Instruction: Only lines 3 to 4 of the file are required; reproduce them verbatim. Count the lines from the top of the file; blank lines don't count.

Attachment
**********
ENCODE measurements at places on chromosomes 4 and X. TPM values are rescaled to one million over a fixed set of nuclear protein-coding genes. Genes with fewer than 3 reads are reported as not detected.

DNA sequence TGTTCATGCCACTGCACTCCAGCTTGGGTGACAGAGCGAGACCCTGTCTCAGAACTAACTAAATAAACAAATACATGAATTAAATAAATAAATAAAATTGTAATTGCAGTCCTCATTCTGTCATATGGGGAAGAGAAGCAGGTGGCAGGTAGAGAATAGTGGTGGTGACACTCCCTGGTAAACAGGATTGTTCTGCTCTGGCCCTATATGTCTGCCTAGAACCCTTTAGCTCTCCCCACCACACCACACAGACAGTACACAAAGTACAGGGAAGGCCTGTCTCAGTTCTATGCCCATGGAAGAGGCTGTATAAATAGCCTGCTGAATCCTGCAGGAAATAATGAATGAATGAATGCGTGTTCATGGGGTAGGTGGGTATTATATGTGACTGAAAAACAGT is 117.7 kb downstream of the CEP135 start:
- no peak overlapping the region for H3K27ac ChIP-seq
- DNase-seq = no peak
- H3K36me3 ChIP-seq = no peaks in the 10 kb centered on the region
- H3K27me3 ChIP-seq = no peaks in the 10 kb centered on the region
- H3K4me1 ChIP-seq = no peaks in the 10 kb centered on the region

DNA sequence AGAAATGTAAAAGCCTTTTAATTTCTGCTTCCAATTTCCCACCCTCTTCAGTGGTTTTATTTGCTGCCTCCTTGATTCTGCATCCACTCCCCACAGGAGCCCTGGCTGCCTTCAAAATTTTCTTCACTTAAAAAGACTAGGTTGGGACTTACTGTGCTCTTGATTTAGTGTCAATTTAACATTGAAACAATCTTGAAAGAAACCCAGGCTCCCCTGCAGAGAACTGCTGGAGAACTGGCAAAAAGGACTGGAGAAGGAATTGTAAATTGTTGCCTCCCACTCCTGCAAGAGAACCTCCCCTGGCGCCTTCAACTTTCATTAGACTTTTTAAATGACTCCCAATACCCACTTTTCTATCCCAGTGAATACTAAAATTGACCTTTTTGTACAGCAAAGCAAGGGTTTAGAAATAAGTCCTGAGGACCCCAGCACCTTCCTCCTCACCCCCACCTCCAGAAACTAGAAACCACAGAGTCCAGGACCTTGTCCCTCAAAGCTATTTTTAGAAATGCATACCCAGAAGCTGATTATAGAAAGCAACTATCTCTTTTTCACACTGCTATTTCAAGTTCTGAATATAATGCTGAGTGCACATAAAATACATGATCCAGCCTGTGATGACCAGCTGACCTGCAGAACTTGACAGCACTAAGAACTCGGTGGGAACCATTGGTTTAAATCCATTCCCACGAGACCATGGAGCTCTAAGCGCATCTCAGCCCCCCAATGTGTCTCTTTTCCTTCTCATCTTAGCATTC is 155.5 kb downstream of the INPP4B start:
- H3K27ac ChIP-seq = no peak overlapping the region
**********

- no peak overlapping the region for H3K27ac ChIP-seq
- DNase-seq = no peak